- On January 26, 2022, the federal Occupational Safety and Health Administration (OSHA) withdrew its COVID-19 Vaccination and Testing Emergency Temporary Standard (ETS).
- The U.S. Supreme Court had previously stayed the implementation of the ETS pending further review, leading to OSHA’s decision to withdraw it as an enforceable standard.
- Despite the withdrawal, OSHA intends to use the ETS as a proposal for a permanent standard under the Occupational Safety and Health Act (OSH Act).
- The Supreme Court’s decision raises questions about the viability of a permanent standard mirroring the ETS in its present form.
- State OSHA Plans may still implement their own vaccine-or-test ETS, with some states expressing support for such provisions.
- OSHA is prioritizing the finalization of a permanent COVID-19 Healthcare Standard.
The recent withdrawal of the COVID-19 Vaccination and Testing Emergency Temporary Standard (ETS) by the federal Occupational Safety and Health Administration (OSHA) has left many employers and individuals wondering about the future course of action. This article aims to analyze the implications of OSHA’s withdrawal, explore potential next steps, and shed light on the significance of state OSHA plans and the ongoing pursuit of a permanent COVID-19 Healthcare Standard.
Background: The ETS and Legal Challenges
OSHA issued the ETS on November 5, 2021, mandating that employers with at least 100 employees ensure either full vaccination or regular COVID-19 testing and face coverings for their workers. However, the ETS faced legal challenges across the country, prompting the U.S. Court of Appeals for the Fifth Circuit to issue a stay of enforcement on November 12, 2021. The legal challenges were later consolidated before the U.S. Court of Appeals for the Sixth Circuit, which dissolved the stay on December 17, 2021.
The Supreme Court’s involvement came on January 13, 2022, when it granted emergency relief, once again staying the implementation of the ETS. In a 6-3 decision, the Court expressed concerns about OSHA’s authority to regulate broad public health measures and the classification of COVID-19 as an occupational hazard. This stay set the stage for OSHA’s subsequent withdrawal of the ETS.
Withdrawal of the ETS: What Does It Mean?
On January 25, 2022, OSHA officially announced the withdrawal of the ETS as an enforceable emergency temporary standard. The decision was made after evaluating the Supreme Court’s ruling. However, OSHA emphasized that the ETS will continue to serve as a proposed rule for a permanent standard under the Occupational Safety and Health Act (OSH Act). This means that OSHA intends to use the withdrawn ETS as the basis for developing a permanent standard.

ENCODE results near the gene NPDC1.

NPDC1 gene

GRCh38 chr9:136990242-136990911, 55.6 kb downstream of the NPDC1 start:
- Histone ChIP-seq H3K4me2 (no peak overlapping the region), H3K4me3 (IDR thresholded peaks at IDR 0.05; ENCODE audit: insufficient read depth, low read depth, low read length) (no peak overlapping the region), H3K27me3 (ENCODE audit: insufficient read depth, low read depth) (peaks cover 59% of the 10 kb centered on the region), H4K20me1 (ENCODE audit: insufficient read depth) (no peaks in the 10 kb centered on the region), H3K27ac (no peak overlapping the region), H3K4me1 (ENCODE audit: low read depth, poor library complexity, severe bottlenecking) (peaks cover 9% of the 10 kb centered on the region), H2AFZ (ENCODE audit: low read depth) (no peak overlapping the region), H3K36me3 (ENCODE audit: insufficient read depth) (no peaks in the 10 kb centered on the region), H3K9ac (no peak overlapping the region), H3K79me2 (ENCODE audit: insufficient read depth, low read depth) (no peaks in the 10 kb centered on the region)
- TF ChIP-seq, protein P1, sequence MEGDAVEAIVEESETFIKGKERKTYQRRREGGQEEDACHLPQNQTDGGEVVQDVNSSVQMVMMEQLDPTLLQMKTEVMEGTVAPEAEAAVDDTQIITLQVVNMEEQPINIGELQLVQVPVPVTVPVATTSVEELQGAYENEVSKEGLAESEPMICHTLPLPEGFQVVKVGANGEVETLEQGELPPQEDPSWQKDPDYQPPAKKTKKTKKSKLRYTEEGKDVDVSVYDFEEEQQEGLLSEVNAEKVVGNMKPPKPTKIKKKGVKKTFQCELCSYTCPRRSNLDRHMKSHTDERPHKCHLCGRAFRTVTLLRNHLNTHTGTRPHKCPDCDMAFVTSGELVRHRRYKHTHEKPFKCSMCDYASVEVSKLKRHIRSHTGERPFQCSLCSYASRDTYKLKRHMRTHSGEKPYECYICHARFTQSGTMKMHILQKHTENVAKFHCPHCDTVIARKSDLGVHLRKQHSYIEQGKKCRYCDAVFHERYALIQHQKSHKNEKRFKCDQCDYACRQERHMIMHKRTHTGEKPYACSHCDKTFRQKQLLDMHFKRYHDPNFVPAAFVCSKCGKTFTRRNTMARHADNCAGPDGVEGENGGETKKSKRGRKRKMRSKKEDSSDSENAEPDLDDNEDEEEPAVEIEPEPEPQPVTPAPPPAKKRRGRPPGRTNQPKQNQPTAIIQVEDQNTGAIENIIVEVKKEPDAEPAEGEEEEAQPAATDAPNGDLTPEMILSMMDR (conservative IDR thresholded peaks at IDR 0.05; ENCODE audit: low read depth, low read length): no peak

The Viability of a Permanent Standard
The Supreme Court’s scrutiny of the ETS raises questions about the prospects of a permanent standard that closely mirrors the withdrawn ETS. The Court’s majority opinion emphasized that OSHA’s role is to set workplace safety standards, not broad public health measures. It suggested that a permanent standard would need to demonstrate a logical connection to workplace hazards rather than encompassing hazards associated with daily life.
In light of the Court’s stance, it is uncertain what form a permanent standard would take. OSHA may consider revising the proposal, reopening the comment period, or exploring alternative approaches. Striking a balance between workplace safety and broader public health concerns will be essential to address the Court’s concerns and ensure the legality and effectiveness of any future permanent standard.
State OSHA Plans and Vaccine-or-Test ETS
Twenty-eight states and U.S. territories operate their own OSHA-approved State Plans, which must be “at least as effective” as federal OSHA’s regulations. Some states, such as Minnesota and Illinois, initially adopted the federal ETS as part of their State Plans. However, following the Supreme Court’s decision, these states have announced that they are staying enforcement of their State ETS.
Other states may still choose to implement their own vaccine-or-test ETS. During a recent California Standards Board Meeting, several members expressed support for including a vaccine-or-test provision in a temporary or permanent standard. The actions taken by state OSHA plans will vary, potentially leading to a patchwork of regulations across the country.
Prioritizing the COVID-19 Healthcare Standard
While the ETS faced challenges and ultimate withdrawal, OSHA remains committed to addressing COVID-19 in the workplace. OSHA announced its prioritization of finalizing a permanent COVID-19 Healthcare Standard, which had previously served as a proposal. The Healthcare ETS, issued in June 2021 and expired in December 2021, remains an area of focus for OSHA’s ongoing efforts.
Conclusion: Navigating the Path Forward
The withdrawal of the OSHA ETS marks a significant development in the ongoing debate surrounding COVID-19 workplace regulations. As employers and individuals adapt to the changing landscape, it is crucial to stay informed and monitor any updates or new proposals from OSHA. The viability of a permanent standard that addresses workplace safety while addressing the Supreme Court’s concerns remains a key consideration. Furthermore, the actions of state OSHA plans and the prioritization of a permanent COVID-19 Healthcare Standard will continue to shape the regulatory landscape. Stay tuned for further developments and guidance as organizations navigate the path forward in ensuring workplace safety during the ongoing pandemic.